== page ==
This High Priest not only sits down in God’s presence, but He takes us with Him into the Holy of Holies: “God raised us up with Christ and seated us with Him in the heavenly realms in Christ Jesus” (Ephesians 2:6)! 

So now ALL God’s promises are for ALL who are in Jesus! “For no matter how many promises God has made, they are ‘Yes’ in Christ. And so through Him the ‘Amen’ is spoken by us to the glory of God” (2 Corinthians 1:20). 

I like how the Personalize Promise Bible turns that verse into this prayer: “My heavenly Father is faithful to His every Word. No matter how many promises He has made, in Jesus, He makes good on every one. I have God’s Word; therefore, I have God’s will. Every time that I pray in line with His Word, the answer is guaranteed.” 

My friend, if you have placed your faith in the completed work of Jesus, then EVERY promise in the Bible is a promise you can claim for your life. Hallelujah! What an amazing thing God has done for us through His Son Jesus Christ! 

If you’ve missed any of the topics we have covered in this series, you can find the full list by clicking here. 

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The Mercyseat

Listen to the podcast of this post by clicking on the player below, and you can also subscribe on Apple or Spotify.

Hear my cry for mercy … He has heard my cry for mercy (Psalm 28:2, 6).

For David, his cry for mercy was never a one-and-done action. The verb in verse 2 makes this verse read more like, “Hear my cry for mercy as I am continually calling to You for help, as I am continually lifting up my hands toward Your Most Holy Place.” 

Why the Most Holy Place? What was there? Inside the Most Holy Place was the ark of the covenant of the Lord which represented the presence of God. 

What was on top of the ark of the covenant, covering and superseding the Law that was inside the ark? It was the mercyseat (or the “atonement cover” in some translations). The mercyseat is where the high priest sprinkled the blood of the sacrificial lamb every year to make atonement for sins.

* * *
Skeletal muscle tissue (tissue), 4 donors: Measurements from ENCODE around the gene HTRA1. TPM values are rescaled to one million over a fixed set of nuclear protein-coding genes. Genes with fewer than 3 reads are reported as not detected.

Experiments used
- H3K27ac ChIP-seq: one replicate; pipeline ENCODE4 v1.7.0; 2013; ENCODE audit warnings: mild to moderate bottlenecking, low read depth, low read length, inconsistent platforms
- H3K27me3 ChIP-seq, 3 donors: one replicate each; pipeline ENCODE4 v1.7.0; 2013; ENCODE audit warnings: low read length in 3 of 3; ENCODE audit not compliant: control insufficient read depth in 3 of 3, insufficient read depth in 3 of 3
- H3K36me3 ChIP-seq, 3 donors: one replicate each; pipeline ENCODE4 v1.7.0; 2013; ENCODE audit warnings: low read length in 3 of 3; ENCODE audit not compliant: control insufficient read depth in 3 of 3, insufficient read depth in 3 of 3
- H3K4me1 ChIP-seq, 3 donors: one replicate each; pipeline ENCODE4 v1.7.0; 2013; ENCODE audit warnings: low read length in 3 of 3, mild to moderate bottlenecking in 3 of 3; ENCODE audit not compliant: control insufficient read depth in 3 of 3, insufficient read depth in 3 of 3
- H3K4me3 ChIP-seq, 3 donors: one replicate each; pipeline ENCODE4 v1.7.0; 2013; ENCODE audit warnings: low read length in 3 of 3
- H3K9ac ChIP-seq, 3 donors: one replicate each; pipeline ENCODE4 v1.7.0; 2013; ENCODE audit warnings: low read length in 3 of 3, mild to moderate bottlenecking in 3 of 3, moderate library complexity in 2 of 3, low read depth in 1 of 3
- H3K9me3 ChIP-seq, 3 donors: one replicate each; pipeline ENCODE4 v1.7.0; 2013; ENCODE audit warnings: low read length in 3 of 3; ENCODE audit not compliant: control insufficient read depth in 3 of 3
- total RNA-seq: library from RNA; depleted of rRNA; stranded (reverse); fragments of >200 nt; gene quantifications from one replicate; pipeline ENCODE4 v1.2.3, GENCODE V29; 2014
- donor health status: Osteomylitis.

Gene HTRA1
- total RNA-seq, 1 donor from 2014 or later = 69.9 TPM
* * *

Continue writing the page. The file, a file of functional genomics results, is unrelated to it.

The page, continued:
Jesus became the once-for-all sacrificial Lamb to make ultimate atonement for all who would believe in Him. When Jesus had finished His work on the Cross, the curtain separating us from the Most Holy Place was torn in two. The ark of the covenant of the Lord with its covering mercyseat—the presence of God—was now accessible to all of us! It was accessible because it was in Jesus, and when I have taken Jesus as my atonement, He is in me and He takes me in to the Father. The mercyseat of my heart has been sprinkled with the blood of the Lamb (see Hebrews 9:1-5, 11-14; 10:19-22). 

Whether David was saying, “Hear my cry,” or “He has heard my cry,” the Hebrew word means to listen with interest and full attention. Whenever you pray, God listens to you with interest and full attention because you are praying right in His presence! Your very breath can be a continual crying, a continual lifting of your voice toward the mercyseat where God meets with you! 

God is not far away from us. He is closer than we usually think. That’s why David says, “My heart leaps for joy, and with my song I praise Him”! 

Keep this in mind the next time you are asking God to hear your cry: He listens to you with full attention because Jesus has taken you right into His presence.